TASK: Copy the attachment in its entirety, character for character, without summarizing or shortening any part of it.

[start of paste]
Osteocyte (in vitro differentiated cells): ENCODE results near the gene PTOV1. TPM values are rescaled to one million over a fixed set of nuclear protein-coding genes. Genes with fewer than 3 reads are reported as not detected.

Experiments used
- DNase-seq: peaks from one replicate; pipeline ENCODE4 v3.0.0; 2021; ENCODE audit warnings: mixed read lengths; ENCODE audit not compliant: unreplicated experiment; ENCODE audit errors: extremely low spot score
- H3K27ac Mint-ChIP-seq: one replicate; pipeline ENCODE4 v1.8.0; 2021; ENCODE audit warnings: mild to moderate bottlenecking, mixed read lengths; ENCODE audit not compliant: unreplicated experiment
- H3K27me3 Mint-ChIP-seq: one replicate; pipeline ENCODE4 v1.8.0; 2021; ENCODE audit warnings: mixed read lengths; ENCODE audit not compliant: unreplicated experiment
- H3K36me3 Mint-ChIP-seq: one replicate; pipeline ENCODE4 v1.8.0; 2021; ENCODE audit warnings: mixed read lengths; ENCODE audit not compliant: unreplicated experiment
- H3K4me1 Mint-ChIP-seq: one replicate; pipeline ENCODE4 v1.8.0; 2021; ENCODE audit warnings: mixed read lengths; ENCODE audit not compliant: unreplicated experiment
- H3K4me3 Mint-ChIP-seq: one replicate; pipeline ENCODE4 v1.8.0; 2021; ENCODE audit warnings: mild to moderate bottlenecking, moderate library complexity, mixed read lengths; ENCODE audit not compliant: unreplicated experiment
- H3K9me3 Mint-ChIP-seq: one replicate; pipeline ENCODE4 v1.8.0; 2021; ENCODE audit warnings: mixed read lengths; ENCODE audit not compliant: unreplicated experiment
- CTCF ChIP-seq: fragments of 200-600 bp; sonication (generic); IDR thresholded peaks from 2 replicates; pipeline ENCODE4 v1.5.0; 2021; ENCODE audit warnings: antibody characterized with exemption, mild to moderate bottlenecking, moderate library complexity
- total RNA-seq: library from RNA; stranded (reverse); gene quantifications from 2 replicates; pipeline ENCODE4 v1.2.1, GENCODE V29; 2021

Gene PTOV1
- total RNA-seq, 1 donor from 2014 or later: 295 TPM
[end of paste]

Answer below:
Osteocyte (in vitro differentiated cells): ENCODE results near the gene PTOV1. TPM values are rescaled to one million over a fixed set of nuclear protein-coding genes. Genes with fewer than 3 reads are reported as not detected.

Experiments used
- DNase-seq: peaks from one replicate; pipeline ENCODE4 v3.0.0; 2021; ENCODE audit warnings: mixed read lengths; ENCODE audit not compliant: unreplicated experiment; ENCODE audit errors: extremely low spot score
- H3K27ac Mint-ChIP-seq: one replicate; pipeline ENCODE4 v1.8.0; 2021; ENCODE audit warnings: mild to moderate bottlenecking, mixed read lengths; ENCODE audit not compliant: unreplicated experiment
- H3K27me3 Mint-ChIP-seq: one replicate; pipeline ENCODE4 v1.8.0; 2021; ENCODE audit warnings: mixed read lengths; ENCODE audit not compliant: unreplicated experiment
- H3K36me3 Mint-ChIP-seq: one replicate; pipeline ENCODE4 v1.8.0; 2021; ENCODE audit warnings: mixed read lengths; ENCODE audit not compliant: unreplicated experiment
- H3K4me1 Mint-ChIP-seq: one replicate; pipeline ENCODE4 v1.8.0; 2021; ENCODE audit warnings: mixed read lengths; ENCODE audit not compliant: unreplicated experiment
- H3K4me3 Mint-ChIP-seq: one replicate; pipeline ENCODE4 v1.8.0; 2021; ENCODE audit warnings: mild to moderate bottlenecking, moderate library complexity, mixed read lengths; ENCODE audit not compliant: unreplicated experiment
- H3K9me3 Mint-ChIP-seq: one replicate; pipeline ENCODE4 v1.8.0; 2021; ENCODE audit warnings: mixed read lengths; ENCODE audit not compliant: unreplicated experiment
- CTCF ChIP-seq: fragments of 200-600 bp; sonication (generic); IDR thresholded peaks from 2 replicates; pipeline ENCODE4 v1.5.0; 2021; ENCODE audit warnings: antibody characterized with exemption, mild to moderate bottlenecking, moderate library complexity
- total RNA-seq: library from RNA; stranded (reverse); gene quantifications from 2 replicates; pipeline ENCODE4 v1.2.1, GENCODE V29; 2021

Gene PTOV1
- total RNA-seq, 1 donor from 2014 or later: 295 TPM